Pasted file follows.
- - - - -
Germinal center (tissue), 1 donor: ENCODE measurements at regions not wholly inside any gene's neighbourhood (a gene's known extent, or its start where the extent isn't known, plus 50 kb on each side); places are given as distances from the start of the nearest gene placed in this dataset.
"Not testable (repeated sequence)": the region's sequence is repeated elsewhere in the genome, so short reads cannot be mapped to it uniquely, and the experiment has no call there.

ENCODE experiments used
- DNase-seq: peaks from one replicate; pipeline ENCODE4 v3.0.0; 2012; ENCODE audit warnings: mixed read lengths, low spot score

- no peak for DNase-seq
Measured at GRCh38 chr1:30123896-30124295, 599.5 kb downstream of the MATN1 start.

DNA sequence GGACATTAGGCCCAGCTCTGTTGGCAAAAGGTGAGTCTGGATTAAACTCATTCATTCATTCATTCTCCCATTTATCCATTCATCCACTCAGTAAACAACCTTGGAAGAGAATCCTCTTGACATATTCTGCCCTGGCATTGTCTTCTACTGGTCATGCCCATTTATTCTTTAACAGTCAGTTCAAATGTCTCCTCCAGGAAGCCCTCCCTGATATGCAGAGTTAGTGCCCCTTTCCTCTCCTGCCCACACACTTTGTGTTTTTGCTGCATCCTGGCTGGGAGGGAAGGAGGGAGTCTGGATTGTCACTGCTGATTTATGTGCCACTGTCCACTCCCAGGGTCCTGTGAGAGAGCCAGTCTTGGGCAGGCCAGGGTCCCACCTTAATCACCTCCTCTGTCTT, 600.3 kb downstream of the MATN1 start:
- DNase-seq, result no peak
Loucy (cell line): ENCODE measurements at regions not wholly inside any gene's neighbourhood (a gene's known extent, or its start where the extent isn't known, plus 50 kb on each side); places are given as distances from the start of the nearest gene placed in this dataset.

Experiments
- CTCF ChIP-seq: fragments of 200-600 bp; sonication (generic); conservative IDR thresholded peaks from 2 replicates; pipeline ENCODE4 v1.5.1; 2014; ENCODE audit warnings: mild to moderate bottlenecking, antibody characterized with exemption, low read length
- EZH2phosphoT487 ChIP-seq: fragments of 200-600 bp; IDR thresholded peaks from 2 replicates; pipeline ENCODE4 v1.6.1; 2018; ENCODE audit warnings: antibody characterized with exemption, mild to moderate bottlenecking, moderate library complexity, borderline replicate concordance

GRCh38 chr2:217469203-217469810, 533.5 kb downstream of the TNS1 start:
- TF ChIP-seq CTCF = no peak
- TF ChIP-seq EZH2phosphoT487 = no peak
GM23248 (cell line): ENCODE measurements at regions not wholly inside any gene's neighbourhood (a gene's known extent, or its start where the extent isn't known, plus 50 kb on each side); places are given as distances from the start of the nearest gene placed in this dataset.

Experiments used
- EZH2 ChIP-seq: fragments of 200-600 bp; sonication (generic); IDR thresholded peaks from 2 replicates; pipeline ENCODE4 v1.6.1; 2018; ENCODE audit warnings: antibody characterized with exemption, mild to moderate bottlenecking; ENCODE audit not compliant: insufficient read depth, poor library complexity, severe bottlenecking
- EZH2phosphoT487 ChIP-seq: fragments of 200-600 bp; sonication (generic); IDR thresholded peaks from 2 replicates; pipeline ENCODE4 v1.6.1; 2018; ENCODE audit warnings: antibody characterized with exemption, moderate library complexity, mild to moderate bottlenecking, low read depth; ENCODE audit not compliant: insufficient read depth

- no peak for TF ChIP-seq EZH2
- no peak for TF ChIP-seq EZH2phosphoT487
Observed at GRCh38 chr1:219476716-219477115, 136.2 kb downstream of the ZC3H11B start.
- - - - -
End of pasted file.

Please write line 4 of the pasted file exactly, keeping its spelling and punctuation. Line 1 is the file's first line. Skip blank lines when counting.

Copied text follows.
- DNase-seq: peaks from one replicate; pipeline ENCODE4 v3.0.0; 2012; ENCODE audit warnings: mixed read lengths, low spot score